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Welcome to our exclusive column by Chris Irons, Dear Strata Solve, untangling your strata problems.

Volume 2

Dear Strata Solve

So smoking is now outlawed in QLD strata, right? That’s what I think I saw and heard in the media recently. And even if it isn’t it should be. I’ve got a couple of neighbours smoking like a chimney day in, day out and it is driving me nuts. Can’t something be done about it?

Regards, Coughing in Coorparoo

Dear Coughing,

Something can be done about it, although I’m afraid to say smoking has not been banned. Smoking is a legal activity, albeit a heavily regulated one in strata.

You’ve heard so much about smoking recently because of this decision in late 2021. It was, in the humble view of Strata Solve, a game changer, as for the first time, we got a benchmark of what constitutes a ‘hazard’ in strata. Section 167 of the Body Corporate and Community Management Act 1997 provides for both nuisance and hazard in a body corporate. Up to this point, smoking had been difficult if not possible to prosecute as a nuisance due to the high threshold set by a very well-known Court case. Hazard, though, hadn’t really been looked at. Now it has, with an adjudicator declaring that the second-hand smoke from one owner was causing a hazard for their upstairs neighbour.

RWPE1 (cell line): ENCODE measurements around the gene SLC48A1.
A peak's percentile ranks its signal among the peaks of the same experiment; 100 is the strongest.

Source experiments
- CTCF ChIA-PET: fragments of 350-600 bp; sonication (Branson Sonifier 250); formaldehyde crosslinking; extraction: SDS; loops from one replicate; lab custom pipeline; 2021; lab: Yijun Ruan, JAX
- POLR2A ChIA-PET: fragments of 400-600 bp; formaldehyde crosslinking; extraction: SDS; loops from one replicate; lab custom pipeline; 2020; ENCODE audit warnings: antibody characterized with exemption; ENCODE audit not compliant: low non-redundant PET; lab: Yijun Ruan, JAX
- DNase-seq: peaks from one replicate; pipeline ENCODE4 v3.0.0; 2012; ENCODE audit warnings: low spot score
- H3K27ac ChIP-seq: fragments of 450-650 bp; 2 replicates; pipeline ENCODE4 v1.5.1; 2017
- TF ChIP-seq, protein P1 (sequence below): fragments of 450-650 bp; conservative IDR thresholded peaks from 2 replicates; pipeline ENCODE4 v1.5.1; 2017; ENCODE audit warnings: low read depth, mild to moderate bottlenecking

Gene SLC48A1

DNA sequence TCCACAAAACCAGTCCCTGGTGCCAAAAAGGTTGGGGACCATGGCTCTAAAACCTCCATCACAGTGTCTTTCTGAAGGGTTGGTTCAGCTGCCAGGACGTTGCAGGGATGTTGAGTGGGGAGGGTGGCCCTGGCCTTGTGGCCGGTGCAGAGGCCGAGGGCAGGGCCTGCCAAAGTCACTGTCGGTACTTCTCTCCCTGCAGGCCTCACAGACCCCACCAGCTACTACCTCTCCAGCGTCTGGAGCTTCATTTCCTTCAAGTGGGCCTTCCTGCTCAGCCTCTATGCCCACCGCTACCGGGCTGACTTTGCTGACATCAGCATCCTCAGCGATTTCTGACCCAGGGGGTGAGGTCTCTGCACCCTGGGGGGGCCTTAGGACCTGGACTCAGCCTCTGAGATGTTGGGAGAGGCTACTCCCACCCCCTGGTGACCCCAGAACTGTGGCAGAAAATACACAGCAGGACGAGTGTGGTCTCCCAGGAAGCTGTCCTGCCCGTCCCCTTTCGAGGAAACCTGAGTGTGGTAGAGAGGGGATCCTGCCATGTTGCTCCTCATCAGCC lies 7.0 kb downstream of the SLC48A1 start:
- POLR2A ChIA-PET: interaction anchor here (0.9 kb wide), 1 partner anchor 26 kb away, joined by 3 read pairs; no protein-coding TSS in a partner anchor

The consequence was that the adjudicator ordered the smoker to cease smoking on their balcony and take reasonable steps to ensure smoke did not drift to their neighbour’s lot. Given smoke is not a solid mass, we are not sure what steps could be taken, other than to not smoke at all – which is, we suppose, the point of your query. Importantly though, this is not a blanket decision. Adjudicators are not bound by precedent and will always consider disputes on a case by case basis. In effect, what you do have now is an avenue to do something about smoking where you did not have it previously.

That’s only one part of this case. The other significant finding was that the committee had erred in not doing something about this dispute (it had been going on a long time). The adjudicator chastised the committee for throwing their hands up and saying that it was between the two owners to sort out. Committees have a legislated responsibility to act reasonably and we think this case highlights that if a dispute is long-running and causing dysfunction at a scheme, then it is ‘reasonable’ that the committee do something about it. Exactly what they do is much harder to pin down. We think the answer lies with getting in early, trying to prevent disputes from escalating and using some sound communication and intervention techniques to nip things in the bud. That can and does work with smoking disputes.

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